However it strikes me that we can find not merely a parallel with but also the origin of the present situation. Magister is almost certainly right in detecting a deliberate ambiguity in Amoris Laetitia (AL). However, it is probably not so very surprising that this is so. AL seems to embody a hermeneutic of ambiguity that can find its roots in the documents of the Second Vatican Council. One does not need to be a scholar to recall the many ways in which ambiguity has been read into conciliar texts, or extracted form them, in order to justify innovations in liturgy, theology and ecclesial life that the majority of the Council fathers would not have countenanced if they had been presented to them at the Council itself.
This conclusion is easily reached even without recourse to the new historiography and hermeneutics which are upsetting the deeply entrenched status quo when it comes to interpreting the Council. One need only read the 1966 classic, The Rhine Flows into the Tiber, by the Divine Word missionary, Fr Ralph Wiltgen SVD. Released while the dust of the Council was still settling, and written from a liberal perspective, it is disarmingly frank in its innocent-faced revelations about the machinations of the northern European faction at the Council, including “compromises” in drafting the texts of the conciliar documents. The ambiguity of these documents was clearly planned by their theologian drafters, it not by their episcopal promulgators.
This “calculated ambiguity” in the conciliar documents begat the ambiguity today in AL. This time, however, lessons have been learned and it seems that some are prepared to confront the ambiguity in order to nip its deleterious effects in the bud. No one of sound mind wants to revisit the chaos and trauma of the post-conciliar confusion.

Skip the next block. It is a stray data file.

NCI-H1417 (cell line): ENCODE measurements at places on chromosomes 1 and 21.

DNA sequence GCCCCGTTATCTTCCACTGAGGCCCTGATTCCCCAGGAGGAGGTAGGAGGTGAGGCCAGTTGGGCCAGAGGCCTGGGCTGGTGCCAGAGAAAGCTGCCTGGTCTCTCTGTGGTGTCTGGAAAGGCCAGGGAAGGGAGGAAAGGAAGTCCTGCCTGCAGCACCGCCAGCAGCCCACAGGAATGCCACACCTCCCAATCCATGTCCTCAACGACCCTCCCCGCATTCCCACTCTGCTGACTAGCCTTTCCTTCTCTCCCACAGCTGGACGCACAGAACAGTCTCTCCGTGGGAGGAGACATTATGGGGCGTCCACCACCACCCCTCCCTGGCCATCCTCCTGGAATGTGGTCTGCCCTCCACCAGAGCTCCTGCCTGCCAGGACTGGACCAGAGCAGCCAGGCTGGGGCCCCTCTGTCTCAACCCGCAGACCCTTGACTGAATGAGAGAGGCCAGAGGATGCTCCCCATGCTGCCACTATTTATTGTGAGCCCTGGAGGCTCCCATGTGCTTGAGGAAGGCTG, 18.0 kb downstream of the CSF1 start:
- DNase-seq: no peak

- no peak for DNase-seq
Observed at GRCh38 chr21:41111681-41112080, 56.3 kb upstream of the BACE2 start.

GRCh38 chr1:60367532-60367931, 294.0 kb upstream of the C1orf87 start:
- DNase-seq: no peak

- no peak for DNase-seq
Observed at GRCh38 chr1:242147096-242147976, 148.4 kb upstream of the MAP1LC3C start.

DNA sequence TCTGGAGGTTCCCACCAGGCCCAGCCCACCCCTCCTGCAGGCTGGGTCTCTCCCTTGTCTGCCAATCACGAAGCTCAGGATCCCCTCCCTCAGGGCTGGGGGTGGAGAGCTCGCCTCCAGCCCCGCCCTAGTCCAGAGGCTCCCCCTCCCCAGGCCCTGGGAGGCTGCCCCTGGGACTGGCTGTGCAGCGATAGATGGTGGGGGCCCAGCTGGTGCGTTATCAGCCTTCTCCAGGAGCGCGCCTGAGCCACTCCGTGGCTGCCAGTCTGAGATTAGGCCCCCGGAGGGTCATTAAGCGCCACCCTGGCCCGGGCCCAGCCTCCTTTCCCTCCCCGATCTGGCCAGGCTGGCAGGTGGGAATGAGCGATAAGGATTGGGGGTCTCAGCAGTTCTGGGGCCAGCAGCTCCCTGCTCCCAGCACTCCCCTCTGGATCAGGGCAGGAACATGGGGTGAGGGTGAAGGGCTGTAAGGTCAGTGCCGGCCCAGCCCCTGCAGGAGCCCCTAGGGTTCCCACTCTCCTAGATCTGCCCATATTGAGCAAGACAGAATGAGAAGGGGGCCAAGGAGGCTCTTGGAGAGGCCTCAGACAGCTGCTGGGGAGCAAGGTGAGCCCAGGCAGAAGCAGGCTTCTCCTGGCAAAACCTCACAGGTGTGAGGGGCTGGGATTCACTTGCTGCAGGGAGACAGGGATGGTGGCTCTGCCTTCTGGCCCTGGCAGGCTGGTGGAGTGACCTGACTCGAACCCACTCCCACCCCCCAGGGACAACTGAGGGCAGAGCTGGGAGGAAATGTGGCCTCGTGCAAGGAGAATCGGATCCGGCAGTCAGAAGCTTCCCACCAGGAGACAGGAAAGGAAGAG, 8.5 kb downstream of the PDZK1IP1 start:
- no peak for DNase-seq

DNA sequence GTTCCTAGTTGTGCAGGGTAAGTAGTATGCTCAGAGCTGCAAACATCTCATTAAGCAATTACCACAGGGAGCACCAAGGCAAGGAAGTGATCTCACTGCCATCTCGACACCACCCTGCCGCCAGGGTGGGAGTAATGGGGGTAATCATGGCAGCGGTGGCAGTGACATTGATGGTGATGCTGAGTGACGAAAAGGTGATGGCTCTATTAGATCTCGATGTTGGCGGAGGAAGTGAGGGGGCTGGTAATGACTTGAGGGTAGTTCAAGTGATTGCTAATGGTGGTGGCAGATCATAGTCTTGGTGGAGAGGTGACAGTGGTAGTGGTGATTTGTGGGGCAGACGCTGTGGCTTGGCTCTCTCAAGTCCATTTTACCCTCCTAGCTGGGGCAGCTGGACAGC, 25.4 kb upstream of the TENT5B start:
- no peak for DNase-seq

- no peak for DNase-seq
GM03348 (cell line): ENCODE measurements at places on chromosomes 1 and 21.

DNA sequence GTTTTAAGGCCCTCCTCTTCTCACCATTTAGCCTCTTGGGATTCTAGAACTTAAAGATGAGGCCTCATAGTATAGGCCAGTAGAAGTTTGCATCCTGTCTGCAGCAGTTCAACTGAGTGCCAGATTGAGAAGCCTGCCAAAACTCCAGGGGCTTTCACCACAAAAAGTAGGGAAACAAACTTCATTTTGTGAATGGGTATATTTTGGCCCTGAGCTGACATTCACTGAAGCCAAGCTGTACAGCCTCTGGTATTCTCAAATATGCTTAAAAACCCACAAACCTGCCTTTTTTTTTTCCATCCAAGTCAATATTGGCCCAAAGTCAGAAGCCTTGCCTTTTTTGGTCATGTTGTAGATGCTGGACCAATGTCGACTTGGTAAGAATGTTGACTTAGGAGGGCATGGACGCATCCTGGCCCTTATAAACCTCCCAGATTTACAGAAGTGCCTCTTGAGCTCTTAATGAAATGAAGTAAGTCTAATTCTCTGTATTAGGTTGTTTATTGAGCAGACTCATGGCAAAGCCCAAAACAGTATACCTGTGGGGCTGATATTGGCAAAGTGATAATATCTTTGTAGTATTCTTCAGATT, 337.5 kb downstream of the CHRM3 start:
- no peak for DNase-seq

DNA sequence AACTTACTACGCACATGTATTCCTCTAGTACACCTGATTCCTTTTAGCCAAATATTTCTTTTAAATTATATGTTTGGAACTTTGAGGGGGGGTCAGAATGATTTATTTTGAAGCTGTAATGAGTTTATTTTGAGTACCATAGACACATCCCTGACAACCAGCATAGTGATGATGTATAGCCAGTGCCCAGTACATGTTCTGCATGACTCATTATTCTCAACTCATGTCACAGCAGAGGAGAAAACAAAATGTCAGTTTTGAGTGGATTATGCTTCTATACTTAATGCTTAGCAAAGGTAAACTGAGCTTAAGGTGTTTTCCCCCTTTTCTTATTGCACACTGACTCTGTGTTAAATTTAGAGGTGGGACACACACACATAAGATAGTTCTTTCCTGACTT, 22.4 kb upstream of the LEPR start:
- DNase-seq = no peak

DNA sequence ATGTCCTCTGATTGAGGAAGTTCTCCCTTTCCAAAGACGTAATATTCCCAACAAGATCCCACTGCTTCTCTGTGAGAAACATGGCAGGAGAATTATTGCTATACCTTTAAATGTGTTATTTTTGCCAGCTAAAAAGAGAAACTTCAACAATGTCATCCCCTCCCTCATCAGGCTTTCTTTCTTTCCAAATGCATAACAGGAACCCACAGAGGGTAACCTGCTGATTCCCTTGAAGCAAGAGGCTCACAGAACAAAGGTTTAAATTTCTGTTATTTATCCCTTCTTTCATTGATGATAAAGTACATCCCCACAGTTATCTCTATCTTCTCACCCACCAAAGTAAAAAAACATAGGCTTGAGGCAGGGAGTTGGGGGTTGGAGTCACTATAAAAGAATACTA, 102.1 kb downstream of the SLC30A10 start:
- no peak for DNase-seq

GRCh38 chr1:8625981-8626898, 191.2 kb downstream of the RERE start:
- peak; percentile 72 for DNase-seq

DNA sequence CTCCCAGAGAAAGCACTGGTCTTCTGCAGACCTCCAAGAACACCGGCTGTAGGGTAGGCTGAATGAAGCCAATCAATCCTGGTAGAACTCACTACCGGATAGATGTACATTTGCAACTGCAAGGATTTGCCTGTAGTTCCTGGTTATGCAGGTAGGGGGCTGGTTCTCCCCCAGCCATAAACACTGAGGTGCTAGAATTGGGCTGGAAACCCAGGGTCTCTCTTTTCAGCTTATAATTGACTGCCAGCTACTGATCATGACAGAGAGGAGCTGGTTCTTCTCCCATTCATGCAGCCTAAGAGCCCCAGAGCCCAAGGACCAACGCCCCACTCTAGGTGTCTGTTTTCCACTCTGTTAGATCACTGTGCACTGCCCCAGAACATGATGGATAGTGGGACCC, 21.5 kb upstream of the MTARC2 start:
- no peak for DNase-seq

More often than not, magisterial formulations allow room for future doctrinal reflection and elaboration (not change) by stating the barest minimum necessary to counter error and safeguard truth. The Magisterium never tries to say more than is necessary. It has a most un-German terseness and economy of language. Words are carefully chosen, having often been fought over, precisely in order to avoid ambiguity and the chaos that would almost certainly arise from it in the future.
If the Council fathers can be said to have failed, or made a mistake, at all it is certainly in this, if not elsewhere: that they failed to do the work of thrashing out the formulations to the extent they should have. In order to prevent an ever-lengthening Council, and the atrophy that might arise from this, they accepted all too readily the compromise texts placed before them by the periti, in which, as is now often admitted, “time bombs” of ambiguity had been carefully hidden. Desperate to keep up with the swinging sixties, they raced ahead of God.
The fathers ate sour grapes and the children’s teeth have been set on edge. Or what they sowed we have been painfully reaping ever since. AL is part of this conciliar harvest. It seems prudent at the very least that some pastors of the Church have learned the bitter but prophetic lesson afforded by Cardinal Ottaviani and are politely but firmly working to ensure that the teeth of the next generation will not also be set on edge, that they will a richer and more abundant harvest to reap than that sown with studied ambiguity, however good its intention. We all know that adage will tells us which road it is that is paved with good intentions. And would that Pope Francis might note the bitter lesson afforded by Pope Paul VI.
On the tube back from a lively supper after Cardinal Sarah’s important speech last night, it struck me that perhaps the conference had peaked already. Certainly in terms of an immediate and practical legacy, last night’s speech is unlikely to be bested.